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    1. Hi Ganise! Yes, I love stories that make me laugh and cry. As you said, that's difficult to do. But when it happens the book gets a special place in my heart. I'm glad that The Preacher's Bride did that to you! :-)

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  10. Such a good post and such good comments too! I totally agree...I have become much pickier and while I hate to put away a book and give up on it, I sometimes do. Perhaps we should all do more recommending of our very favorite "top ten of spring" or "top two" in my case. We could save ourselves some disappointment. Reviewers on blogs should perhaps be more discerning, I don't know.

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  11. Loved your 7 reasons, Jody! I'm not good at verbalizing what makes me want to stop reading, but I certainly know when I like a book. Outside of the Christian market, I don't read much contemporary fiction - rather more classic authors like Taylor Caldwell, Belva Plain, etc. What frustrates me most about a lot of Christian fiction (Not you, Jody! You know what I think of your writing!) is a lack of character depth and lyrical, more literary-style writing. I also see a lot of repetition/rehashing of thoughts, character monologues, etc., which slow the plot down and are downright boring. These are what I walk away from if I'm not required to review them. Fortunately, I'm getting better at selecting some real winners!

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  12. I have found in my busy life, that sometimes when I can not get through a particular book,
    that putting it away and giving it a second chance at a later date makes a difference. Some of my favorite books were "second chances" . The exception to my policy are the books that suffer from rated x syndrome and potty mouth overload. They are destined to be exchanged...

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  13. Hey Jody! I love to read anything and everything that I could get my hands on and I still am that way. Because, I was always taught to finish what you started and now I am finding myself not that way anymore. There was a particular book that was being hyped up as a great read and I was anxious to read it and was able to obtain it through NetGalley. It was so over the pages from the very beginning that I put it down and I just could not get into this particular book. I usually take book reviews as the readers opinion and I do find that some books that don't get good reviews end up being my favorites and some that end up with great reviews end up being my not so good favorites. The one thing that is disheartening is reading a Goodreads review when the author is a Christian and the reader is a non-Christian and that is when they nic pick at the "religious" undertones in a book. I am like what do you expect from a Christian author.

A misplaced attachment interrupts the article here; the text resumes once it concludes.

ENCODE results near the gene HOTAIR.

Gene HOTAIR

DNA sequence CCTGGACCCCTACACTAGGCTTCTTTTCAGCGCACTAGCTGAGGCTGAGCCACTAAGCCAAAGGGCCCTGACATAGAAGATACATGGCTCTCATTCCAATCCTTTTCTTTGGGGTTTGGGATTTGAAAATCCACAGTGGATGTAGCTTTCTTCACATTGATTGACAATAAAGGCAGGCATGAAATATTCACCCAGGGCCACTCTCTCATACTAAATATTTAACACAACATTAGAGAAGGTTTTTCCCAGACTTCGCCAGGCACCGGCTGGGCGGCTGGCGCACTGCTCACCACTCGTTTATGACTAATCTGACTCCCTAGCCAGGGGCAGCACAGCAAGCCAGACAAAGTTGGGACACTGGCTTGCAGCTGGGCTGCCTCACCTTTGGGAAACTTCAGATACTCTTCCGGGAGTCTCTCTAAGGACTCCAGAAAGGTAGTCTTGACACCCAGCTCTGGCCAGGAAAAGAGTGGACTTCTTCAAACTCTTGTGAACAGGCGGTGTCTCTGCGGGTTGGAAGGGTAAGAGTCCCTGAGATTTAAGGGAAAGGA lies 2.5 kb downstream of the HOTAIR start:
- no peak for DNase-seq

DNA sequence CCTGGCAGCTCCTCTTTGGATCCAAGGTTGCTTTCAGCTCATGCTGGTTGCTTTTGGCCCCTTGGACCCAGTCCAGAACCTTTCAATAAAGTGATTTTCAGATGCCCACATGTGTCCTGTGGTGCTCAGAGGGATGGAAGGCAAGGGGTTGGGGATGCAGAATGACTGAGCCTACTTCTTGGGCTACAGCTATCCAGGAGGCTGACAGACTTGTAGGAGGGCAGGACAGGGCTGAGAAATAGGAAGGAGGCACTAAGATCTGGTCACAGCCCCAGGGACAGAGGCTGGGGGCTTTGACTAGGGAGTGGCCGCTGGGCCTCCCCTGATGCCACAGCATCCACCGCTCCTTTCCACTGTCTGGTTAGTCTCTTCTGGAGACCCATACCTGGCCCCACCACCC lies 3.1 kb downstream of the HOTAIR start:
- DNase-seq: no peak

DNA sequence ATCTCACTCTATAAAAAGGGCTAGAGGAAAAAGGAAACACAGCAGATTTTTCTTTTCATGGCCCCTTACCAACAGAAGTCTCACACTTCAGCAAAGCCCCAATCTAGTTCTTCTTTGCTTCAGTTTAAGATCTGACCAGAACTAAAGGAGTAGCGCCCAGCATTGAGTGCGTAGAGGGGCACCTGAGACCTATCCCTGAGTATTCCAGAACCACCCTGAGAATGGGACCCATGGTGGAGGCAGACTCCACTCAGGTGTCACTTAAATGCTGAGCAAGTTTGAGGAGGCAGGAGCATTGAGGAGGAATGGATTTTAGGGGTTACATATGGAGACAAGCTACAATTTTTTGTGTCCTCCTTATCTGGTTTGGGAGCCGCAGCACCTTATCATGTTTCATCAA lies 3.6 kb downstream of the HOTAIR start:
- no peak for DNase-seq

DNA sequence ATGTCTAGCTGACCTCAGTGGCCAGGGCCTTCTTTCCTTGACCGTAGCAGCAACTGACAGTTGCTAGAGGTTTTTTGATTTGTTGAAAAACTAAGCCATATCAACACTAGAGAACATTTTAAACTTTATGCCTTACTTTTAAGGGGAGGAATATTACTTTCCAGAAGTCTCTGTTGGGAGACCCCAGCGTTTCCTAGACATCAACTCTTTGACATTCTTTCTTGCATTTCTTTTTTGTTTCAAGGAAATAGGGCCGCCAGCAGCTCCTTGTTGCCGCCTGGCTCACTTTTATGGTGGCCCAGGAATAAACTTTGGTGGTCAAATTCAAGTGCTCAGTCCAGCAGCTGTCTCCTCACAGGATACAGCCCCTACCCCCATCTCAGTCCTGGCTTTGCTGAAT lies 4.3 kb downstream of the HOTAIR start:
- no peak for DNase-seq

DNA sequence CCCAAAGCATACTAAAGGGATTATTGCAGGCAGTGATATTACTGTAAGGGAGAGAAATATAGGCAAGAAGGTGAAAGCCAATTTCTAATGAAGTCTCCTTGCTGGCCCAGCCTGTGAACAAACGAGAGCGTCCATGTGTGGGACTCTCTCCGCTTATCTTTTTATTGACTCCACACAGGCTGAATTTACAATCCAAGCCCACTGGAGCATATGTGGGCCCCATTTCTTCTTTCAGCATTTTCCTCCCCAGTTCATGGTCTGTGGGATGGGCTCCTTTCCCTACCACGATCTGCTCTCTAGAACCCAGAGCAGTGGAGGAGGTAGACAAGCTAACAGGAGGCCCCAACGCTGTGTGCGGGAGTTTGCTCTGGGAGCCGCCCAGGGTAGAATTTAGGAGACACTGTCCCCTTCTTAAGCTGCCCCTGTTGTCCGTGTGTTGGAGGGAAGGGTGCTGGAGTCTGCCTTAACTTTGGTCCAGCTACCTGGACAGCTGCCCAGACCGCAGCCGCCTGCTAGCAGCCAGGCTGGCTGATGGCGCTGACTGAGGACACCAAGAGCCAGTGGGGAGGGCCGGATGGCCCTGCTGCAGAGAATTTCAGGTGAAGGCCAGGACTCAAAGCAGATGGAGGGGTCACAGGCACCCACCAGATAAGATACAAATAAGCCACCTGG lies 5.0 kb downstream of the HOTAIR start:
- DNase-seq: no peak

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  14. Jody, just last week I returned a book to the library without finishing it. I felt terrible. I rarely do this. After several chapters, I still didn't know what the book was about. What kind of journey was I on? Who should I care about? I still didn't know. This surprised me, because the author is well known.

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  15. Great post, Jody! Definitely "not a enough conflict" is my pet peeve. That and slow pacing. Life's too short and there's too much else to read.

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  16. Very interesting. I definitely put down books that bore me after the first couple of chapters. I also lose interest quickly when the conversations are emotionless; too "he said", "she said" and I want to "get to know" the characters. Flat, flimsy, descriptions add to my boredom.